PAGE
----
Mussolini’s Message: Buried, but Not out of Sight
Why was I not surprised to read on today’s BBC News site about a newly discovered document written in Latin that eulogizes Benito Mussolini and the rise of his fascist movement? The actual document is buried, unreachable, at the base of a still-standing obelisk in Rome, erected in 1932 as part of a sports complex, the Foro Italico. But the parchment’s 1,200-word message was recently pieced together by two classical scholars using little-known documentary sources.
I was not surprised, because after several years of studying and writing for print and video about the former leader, it’s clear to me that it fits perfectly with the man as he saw himself — God’s early 20th-century gift to the Italian people. A few years ago, I toured the Foro with eminent Mussolini scholar, Emilio Gentile, and heard all about the dictator’s delusions of grandeur.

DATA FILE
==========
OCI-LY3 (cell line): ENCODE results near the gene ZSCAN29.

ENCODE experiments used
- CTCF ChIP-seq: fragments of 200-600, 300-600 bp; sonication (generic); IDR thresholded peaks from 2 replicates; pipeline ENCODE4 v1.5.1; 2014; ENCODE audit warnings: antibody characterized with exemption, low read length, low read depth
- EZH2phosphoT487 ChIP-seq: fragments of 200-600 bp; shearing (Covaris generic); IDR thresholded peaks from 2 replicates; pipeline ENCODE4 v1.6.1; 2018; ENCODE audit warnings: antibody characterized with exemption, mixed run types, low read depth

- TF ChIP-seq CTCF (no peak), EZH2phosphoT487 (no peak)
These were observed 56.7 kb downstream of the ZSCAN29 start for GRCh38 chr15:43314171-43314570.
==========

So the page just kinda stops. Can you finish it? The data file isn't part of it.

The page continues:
Professor Gentile confirmed what I had written in a series about history’s false messiahs and the role that religion and its symbols have played in establishing such men, even legitimizing them in the public’s eyes.
With respect to the Latin document, one of the two classical scholars mentioned above notes, “The text presents Mussolini as a kind of new Roman emperor, but also, by using biblical language, as the saviour of the Italian people.”
This is exactly what so many false messiahs have tried to do, only to fail in spectacular and very destructive ways, ruining nations, families and lands—including their own.